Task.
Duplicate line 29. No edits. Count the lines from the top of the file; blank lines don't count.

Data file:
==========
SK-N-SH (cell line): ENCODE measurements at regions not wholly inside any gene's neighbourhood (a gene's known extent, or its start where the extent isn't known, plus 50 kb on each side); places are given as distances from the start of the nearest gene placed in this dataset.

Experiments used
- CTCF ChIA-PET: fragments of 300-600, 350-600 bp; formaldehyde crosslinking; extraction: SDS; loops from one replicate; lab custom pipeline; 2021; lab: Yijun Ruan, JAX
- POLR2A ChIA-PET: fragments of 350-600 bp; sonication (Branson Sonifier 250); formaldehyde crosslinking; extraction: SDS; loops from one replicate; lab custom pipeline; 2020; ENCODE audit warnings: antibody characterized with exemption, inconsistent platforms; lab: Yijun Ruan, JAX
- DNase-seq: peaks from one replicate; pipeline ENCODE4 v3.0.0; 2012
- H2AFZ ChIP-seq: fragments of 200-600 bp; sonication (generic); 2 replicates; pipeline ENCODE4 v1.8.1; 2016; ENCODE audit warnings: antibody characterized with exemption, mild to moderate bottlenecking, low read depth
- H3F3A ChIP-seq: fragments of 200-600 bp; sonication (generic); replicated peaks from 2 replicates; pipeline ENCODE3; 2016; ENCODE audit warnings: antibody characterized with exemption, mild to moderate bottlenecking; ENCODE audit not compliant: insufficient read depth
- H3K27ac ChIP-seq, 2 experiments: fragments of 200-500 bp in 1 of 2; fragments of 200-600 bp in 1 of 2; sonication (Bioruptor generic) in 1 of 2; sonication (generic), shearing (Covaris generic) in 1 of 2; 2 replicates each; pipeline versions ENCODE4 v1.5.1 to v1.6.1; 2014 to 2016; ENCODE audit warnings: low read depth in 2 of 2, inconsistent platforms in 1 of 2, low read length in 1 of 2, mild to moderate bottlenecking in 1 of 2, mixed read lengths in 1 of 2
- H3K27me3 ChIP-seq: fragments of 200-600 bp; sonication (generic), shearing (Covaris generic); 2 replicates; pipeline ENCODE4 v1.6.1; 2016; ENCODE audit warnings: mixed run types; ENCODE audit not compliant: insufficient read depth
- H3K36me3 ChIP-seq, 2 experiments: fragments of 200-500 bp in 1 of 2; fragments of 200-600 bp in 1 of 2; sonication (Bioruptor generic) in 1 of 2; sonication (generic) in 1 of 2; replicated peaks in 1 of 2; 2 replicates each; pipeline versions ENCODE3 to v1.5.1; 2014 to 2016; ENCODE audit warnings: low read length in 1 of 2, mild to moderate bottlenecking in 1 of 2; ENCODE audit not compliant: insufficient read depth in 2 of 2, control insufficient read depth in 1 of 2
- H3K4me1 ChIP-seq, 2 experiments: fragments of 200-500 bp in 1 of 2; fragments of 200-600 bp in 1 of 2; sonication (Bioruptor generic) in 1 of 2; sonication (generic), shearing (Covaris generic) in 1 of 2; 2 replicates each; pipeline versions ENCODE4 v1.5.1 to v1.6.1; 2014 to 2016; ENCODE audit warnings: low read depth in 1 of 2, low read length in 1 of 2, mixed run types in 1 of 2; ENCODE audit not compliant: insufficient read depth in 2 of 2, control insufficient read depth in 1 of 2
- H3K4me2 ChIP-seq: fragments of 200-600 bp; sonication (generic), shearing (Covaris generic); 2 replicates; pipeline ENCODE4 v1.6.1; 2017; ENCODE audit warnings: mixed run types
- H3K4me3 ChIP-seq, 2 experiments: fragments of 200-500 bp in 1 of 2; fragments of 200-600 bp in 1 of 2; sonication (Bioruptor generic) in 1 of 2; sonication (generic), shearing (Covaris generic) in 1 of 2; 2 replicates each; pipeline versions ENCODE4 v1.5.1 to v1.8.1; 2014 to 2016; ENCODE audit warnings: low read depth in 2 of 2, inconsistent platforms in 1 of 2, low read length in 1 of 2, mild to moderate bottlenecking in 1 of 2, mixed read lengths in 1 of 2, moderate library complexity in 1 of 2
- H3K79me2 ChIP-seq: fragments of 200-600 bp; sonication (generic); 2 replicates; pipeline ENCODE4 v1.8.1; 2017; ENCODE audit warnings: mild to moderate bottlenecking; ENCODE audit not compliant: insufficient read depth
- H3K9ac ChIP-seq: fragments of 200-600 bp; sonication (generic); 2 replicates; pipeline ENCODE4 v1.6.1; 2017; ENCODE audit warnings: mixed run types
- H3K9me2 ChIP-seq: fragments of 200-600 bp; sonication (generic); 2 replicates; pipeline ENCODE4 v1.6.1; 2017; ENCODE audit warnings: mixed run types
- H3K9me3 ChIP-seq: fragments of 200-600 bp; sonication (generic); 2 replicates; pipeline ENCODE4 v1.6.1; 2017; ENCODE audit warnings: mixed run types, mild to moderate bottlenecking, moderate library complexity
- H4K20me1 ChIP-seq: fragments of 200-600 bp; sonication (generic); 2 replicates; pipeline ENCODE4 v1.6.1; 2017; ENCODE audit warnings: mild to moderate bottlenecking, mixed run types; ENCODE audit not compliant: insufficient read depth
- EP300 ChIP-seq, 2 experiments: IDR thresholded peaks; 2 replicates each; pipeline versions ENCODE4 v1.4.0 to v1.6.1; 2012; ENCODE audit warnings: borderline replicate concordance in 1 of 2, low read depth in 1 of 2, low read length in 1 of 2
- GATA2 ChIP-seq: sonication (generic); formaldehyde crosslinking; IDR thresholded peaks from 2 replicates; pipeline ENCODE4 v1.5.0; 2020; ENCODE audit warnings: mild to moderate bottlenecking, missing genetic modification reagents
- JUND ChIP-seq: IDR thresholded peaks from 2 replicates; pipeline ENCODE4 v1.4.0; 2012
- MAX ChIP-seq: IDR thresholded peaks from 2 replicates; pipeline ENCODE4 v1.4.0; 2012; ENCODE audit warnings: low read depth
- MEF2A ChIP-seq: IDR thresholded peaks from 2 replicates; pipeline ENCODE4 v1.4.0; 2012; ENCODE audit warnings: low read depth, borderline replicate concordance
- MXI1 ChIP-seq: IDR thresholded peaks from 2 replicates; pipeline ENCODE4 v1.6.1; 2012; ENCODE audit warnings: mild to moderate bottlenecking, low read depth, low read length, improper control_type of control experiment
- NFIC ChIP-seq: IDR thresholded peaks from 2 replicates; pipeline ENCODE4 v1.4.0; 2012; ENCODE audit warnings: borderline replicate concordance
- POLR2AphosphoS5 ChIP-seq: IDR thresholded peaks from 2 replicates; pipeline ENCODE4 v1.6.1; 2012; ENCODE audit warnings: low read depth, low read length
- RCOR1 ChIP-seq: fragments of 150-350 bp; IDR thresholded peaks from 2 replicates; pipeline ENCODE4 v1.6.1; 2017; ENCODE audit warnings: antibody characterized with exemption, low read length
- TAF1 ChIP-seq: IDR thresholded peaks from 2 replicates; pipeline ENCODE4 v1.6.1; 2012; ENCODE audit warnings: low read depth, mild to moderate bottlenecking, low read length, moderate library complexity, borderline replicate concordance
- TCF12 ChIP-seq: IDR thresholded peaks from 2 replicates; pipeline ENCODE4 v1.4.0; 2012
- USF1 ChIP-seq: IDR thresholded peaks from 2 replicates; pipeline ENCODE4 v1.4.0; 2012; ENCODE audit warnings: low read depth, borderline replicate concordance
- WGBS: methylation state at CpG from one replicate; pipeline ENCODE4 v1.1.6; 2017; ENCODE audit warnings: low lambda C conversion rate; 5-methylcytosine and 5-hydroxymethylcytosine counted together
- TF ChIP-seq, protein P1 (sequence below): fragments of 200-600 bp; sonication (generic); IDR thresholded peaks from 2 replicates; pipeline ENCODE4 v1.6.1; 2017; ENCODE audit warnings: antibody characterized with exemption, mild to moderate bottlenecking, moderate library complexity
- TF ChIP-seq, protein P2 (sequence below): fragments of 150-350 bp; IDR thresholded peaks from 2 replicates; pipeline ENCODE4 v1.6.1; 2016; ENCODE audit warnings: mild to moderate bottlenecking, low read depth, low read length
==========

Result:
- TCF12 ChIP-seq: IDR thresholded peaks from 2 replicates; pipeline ENCODE4 v1.4.0; 2012